Prep time: overnight

Cook time: 6 mins

Yield: 4 servings

Ingredients

  • 2 cups dried chickpeas
  • 1 cinnamon stick
  • 1 tbsp coarse sea salt
  • 1 tbsp baking soda

Directions

  1. Soak the chickpeas in water for 2-3 hours.The water will get murky and yellow. Pour it off, rinse the chickpeas with clean water then soak again – in double their amount by volume – of water and coarse salt for 10-12 hours. The salt helps break down the outer skin of the chickpeas and make it softer.
  2. Then, pour off the chickpeas and their water into a colander. Wash, then sprinkle with baking soda, toss and let the chickpeas sit in the colander in baking soda for 15 minutes. Baking soda helps soften the skin of chickpeas. It also makes the chickpeas more digestible and decreases bloating.
  3. After 15 mins, wash the chickpeas very well from the baking soda and put them in a pot with 1 cinnamon stick. Cover with water – double their amount by volume.
  4. Bring the pot to a boil then simmer covered or semi-covered (to avoid having the scum from the chickpeas spill out of the pot) on low heat for about 45-90 mins or until the chickpeas are nicely soft. Different chickpeas take different time to cook so it’s good to test them every now and then.
  5. Skim the scum that rises to the surface.
  6. When the chickpeas are done, they should easily squish between your fingers.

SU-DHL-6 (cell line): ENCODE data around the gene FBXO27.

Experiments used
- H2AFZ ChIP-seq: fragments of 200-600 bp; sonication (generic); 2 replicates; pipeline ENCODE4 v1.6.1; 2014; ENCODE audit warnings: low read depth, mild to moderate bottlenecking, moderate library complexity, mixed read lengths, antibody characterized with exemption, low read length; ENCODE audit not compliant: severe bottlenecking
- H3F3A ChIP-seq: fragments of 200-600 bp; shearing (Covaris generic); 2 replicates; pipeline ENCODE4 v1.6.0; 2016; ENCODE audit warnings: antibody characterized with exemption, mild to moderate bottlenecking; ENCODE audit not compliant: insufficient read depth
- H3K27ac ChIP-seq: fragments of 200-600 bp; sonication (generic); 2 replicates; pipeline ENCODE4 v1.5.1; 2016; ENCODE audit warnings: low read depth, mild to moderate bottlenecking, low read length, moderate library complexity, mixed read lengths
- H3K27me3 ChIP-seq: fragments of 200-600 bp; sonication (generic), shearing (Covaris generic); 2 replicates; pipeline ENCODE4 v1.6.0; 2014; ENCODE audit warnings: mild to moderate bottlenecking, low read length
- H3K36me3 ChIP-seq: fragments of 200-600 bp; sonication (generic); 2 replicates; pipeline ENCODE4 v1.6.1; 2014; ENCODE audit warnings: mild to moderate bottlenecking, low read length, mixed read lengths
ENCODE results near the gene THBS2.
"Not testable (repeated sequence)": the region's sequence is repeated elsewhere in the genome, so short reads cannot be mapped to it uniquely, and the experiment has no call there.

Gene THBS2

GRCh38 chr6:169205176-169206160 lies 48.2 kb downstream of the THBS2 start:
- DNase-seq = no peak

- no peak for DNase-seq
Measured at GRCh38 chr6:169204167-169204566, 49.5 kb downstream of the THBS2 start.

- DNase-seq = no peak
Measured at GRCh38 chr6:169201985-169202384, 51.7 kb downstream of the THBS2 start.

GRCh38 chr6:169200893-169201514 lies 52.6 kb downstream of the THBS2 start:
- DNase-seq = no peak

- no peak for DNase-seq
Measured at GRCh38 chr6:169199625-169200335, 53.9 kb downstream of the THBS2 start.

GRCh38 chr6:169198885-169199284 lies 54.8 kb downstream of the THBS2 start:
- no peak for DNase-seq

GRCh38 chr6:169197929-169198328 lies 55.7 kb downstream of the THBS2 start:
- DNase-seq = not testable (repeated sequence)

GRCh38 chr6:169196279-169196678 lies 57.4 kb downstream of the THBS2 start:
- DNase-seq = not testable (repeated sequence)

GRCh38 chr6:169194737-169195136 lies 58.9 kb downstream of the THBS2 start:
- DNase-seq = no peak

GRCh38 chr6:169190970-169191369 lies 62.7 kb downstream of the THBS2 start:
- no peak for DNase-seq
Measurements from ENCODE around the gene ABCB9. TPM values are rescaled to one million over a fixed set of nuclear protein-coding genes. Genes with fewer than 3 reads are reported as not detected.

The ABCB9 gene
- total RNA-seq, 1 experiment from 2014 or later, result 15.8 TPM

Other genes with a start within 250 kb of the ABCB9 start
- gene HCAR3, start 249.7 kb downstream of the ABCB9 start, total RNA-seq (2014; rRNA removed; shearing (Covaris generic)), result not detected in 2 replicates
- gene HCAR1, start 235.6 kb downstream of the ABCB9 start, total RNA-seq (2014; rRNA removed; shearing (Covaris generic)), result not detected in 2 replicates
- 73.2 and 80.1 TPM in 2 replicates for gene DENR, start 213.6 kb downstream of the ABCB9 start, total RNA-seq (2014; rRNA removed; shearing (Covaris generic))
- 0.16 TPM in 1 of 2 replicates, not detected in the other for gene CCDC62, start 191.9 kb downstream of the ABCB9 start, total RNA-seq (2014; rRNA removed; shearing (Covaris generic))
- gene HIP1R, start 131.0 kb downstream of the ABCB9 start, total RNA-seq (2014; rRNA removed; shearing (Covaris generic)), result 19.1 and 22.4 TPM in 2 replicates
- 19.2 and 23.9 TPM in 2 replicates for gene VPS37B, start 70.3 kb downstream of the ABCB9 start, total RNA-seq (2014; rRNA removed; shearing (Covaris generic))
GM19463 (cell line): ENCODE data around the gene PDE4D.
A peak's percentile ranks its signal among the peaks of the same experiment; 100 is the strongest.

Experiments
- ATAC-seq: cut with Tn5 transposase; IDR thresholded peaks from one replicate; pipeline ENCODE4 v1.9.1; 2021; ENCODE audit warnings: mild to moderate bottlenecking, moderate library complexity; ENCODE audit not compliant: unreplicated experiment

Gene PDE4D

7. With a strainer, take the chickpeas out and they are ready to use.
  8. While it may seem convenient to use canned chickpeas, dried chickpeas are greatly superior in taste, quality and nutritional value. And also, chickpeas freeze very well so you can freeze some after they cool down in ziplock bags, both whole or as paste. We usually prepare a batch of 1-2 kgs of dried chickpeas and freeze them in batches, whole or as a paste. If you want the chickpeas as a paste for recipes like hummus dip with lemon and tahini, cook the chickpeas a bit longer till they’re even softer then take them out of the pot, remove all their skins for an extra creamy paste, blitz them in a food processor while they are still warm then cool them down, place in ziplock bags and freeze. And then when you want to do hummus dips, you just get the hummus paste out, defrost it, and blend it with whatever ingredients you’re adding.
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